In the news today was a report from the Organization for Economic Co-operation and Development indicating that, by 2050, the average person can expect to live over 20 years in retirement. This projection, if it comes to pass, will force a fundamental shift in how retirement is viewed, planned for and implemented – both at the individual level and the national level.
At the individual level, the questions are fairly straight-forward, though the answers are not. The primary questions are, much as today, how does one save enough to retire and live comfortably their remaining years and what does one do after retiring from a career that likely had taken the majority of their waking hours for 40+ years. The question of savings and investment is exacerbated by the increased lifespan after retirement – if people are living on average 20 or more years, then some will certainly live 25, 30 or even 40+ years in retirement. How can one save enough in a 40 year career (and presumably be paying off school loans, then a home loan, then raising a family) to live 40 more years afterwards? And can you really expect to spend all that time fishing or travelling or such after pushing for so many years to increase productivity and become better at your craft?
At the national level, it all boils down to money. Namely, how can Social Security cope with the increased number of retirees and their increased lifespan? How can we expect that we can support a populace that spends half of its lifespan out of the productive workforce? (An 87 year old would spend 22 years growing up and 22 years in retirement.) The simple answer is that we can’t support a populace like that – and Social Security can’t handle the increased load – because it was never designed to. When Social Security was passed in 1935 (yes, the country survived for over 150 years without it), the life expectancy at birth was 61.7 years, meaning that the average person could expect to receive $0 in Social Security since they wouldn’t live long enough to collect it. The system was designed to provide for those that lived longer than average – not support the population for decades.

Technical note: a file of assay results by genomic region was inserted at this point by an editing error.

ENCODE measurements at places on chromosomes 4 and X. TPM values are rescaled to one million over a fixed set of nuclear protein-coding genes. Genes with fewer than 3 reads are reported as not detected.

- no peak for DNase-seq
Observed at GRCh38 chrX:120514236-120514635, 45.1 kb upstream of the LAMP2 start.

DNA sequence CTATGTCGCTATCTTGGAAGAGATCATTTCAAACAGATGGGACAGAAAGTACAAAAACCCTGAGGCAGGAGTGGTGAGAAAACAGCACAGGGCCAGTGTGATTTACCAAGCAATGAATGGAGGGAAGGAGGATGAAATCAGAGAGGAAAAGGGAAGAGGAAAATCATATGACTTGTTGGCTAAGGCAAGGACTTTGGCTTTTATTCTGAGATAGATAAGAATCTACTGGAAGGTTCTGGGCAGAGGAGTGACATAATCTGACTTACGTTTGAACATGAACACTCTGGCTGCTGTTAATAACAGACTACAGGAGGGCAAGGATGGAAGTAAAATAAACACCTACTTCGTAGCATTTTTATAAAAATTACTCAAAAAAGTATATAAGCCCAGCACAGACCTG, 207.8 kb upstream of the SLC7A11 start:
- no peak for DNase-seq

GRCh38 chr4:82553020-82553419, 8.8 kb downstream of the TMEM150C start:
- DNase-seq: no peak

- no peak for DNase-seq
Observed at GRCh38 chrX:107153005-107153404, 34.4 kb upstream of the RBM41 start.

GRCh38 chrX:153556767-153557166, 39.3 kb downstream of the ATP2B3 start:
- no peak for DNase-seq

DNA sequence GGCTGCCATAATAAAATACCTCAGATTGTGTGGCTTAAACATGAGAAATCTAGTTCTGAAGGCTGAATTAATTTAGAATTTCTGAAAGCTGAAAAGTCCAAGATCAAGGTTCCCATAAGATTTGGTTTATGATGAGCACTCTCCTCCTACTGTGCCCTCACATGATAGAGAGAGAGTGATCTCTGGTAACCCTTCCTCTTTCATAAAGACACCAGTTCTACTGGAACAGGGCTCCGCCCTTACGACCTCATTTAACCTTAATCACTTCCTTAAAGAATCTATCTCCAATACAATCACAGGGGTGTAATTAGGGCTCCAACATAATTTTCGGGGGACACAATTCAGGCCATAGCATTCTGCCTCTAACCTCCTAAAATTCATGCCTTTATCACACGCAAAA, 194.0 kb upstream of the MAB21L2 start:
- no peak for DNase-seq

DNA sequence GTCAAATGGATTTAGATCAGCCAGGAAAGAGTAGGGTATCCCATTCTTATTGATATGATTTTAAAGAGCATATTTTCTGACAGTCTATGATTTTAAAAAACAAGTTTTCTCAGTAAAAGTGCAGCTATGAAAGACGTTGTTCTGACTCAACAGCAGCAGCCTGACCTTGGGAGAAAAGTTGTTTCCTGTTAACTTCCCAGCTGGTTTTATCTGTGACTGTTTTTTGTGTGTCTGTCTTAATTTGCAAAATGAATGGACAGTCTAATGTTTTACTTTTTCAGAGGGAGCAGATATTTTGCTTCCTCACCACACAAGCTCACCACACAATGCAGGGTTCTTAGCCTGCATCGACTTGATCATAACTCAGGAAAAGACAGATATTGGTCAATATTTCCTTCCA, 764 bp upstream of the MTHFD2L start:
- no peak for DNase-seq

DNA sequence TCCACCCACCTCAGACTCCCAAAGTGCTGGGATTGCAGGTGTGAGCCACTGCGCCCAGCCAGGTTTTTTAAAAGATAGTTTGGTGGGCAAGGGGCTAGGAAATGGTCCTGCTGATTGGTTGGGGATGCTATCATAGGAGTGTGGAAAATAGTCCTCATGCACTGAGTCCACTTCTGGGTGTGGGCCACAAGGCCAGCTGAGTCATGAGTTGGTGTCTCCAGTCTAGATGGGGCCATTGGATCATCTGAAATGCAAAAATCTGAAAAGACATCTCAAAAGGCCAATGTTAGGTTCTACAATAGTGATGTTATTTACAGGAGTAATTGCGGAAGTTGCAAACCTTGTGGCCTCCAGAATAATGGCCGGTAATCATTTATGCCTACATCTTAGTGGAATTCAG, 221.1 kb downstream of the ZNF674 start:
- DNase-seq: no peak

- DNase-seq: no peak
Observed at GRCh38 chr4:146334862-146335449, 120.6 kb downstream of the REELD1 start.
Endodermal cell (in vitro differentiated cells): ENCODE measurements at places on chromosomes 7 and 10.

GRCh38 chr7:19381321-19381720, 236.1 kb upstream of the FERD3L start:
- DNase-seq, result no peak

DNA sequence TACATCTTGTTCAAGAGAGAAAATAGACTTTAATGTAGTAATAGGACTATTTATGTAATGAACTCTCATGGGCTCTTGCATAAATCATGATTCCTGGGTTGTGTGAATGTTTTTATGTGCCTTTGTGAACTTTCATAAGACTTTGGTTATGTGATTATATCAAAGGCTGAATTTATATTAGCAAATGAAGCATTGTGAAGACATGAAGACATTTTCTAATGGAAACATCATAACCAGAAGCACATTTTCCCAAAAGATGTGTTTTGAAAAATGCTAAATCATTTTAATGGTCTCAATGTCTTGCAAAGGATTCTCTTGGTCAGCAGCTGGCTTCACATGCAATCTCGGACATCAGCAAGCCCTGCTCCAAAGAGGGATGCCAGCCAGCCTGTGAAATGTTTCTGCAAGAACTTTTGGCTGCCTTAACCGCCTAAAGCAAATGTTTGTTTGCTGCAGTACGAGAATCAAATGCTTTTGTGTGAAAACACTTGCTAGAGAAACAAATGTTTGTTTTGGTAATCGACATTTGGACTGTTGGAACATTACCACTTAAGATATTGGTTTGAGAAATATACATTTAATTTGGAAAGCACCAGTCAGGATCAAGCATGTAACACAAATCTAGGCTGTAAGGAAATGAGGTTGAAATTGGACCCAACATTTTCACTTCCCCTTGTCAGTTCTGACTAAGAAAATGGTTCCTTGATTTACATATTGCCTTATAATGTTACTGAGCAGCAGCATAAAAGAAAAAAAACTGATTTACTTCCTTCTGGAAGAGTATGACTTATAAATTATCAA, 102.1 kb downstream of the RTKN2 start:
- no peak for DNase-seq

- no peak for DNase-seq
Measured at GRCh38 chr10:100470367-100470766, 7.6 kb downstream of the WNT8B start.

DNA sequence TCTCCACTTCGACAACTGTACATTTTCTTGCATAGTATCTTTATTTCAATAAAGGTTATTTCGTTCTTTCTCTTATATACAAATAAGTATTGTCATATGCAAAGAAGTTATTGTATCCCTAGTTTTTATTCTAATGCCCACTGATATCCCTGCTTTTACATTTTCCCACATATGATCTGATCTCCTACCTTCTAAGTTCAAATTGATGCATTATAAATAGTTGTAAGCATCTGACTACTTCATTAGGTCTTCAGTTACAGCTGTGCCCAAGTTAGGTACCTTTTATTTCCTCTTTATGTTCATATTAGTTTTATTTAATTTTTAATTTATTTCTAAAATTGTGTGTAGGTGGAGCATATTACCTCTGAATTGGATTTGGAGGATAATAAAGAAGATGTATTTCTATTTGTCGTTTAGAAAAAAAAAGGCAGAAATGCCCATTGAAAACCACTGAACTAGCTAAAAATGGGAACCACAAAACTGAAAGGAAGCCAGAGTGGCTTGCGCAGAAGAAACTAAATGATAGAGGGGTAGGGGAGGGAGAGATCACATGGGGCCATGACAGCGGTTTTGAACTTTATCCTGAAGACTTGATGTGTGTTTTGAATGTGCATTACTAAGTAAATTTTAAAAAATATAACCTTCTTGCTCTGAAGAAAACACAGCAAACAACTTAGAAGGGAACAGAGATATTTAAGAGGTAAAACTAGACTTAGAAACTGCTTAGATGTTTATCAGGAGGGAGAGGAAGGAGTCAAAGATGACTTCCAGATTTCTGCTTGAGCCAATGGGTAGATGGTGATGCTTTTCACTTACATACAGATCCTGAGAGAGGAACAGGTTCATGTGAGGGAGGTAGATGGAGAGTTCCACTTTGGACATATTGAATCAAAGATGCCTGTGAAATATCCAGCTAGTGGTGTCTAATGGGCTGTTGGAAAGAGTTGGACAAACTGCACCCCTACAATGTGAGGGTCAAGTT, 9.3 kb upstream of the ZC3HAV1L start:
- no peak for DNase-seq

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So what can be done in the face of these looming demographic changes in our society? The answer is simple, but will undoubtedly be controversial and unpopular: increase the retirement age, indexing it to the life expectancy. The retirement age is already set to increase from 65 to 67 over the coming years – and estimates are that increasing it to 70 would save 13% in expenditures from the trust fund. But that may not even be enough as the life expectancy continues to lengthen. If we use the same ratio as was established in the initial law to determine the new retirement age, we would (and perhaps should) reset the full benefit age to 82. That would certainly solve the retirement savings, productivity and Social Security issues.
So what do you think? Up the retirement age to 70? 75? 82? Or is there another solution?
Oh, and to those that say it’s “their” money that they are getting back, you need look no further than the very first Social Security recipient to debunk that myth. From the Wikipedia article on the History of Social Security:
The first monthly payment was issued on January 31, 1940 to Ida May Fuller of Ludlow, Vermont. In 1937, 1938 and 1939 she paid a total of $24.75 into the Social Security System. Her first check was for $22.54. After her second check, Fuller already had received more than she contributed over the three-year period. She lived to be 100 and collected a total of $22,888.92.
In two months she received more money than she paid in 3 years. And ultimately collected nearly 1000x what she put it – quite a return on her investment!